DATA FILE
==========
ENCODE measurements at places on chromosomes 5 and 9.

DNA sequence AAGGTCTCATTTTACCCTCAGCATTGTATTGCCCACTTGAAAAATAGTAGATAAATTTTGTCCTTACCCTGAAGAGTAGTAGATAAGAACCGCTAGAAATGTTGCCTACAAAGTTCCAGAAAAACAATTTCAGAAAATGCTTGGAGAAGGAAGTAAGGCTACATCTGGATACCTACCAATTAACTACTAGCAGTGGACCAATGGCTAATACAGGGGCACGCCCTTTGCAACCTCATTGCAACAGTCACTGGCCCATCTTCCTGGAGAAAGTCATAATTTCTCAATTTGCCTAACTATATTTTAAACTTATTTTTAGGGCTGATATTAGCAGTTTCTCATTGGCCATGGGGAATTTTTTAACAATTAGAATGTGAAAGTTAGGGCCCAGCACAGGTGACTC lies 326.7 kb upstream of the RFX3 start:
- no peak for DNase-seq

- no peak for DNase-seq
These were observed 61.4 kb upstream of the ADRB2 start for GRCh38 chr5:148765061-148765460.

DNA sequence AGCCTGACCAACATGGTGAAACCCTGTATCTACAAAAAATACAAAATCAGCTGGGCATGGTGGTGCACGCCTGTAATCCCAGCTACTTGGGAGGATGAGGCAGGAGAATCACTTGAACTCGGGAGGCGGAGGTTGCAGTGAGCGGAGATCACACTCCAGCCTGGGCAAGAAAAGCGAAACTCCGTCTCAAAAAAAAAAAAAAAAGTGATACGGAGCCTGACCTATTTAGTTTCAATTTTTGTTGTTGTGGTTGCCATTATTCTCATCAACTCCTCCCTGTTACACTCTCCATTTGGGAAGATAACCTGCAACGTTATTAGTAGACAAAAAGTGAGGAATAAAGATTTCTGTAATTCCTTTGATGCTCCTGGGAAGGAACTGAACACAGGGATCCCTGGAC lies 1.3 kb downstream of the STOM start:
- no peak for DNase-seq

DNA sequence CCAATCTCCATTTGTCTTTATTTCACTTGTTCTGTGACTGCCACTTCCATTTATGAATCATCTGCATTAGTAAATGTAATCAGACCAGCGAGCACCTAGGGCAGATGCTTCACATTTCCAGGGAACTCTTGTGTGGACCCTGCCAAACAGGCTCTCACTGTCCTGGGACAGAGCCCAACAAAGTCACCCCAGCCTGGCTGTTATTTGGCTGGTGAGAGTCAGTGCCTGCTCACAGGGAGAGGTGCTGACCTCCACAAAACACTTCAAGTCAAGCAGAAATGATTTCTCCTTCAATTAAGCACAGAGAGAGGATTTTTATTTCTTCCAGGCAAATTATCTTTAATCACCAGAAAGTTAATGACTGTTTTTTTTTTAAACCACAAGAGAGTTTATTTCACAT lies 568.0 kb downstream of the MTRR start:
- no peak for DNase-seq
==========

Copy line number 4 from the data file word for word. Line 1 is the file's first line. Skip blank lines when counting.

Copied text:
- no peak for DNase-seq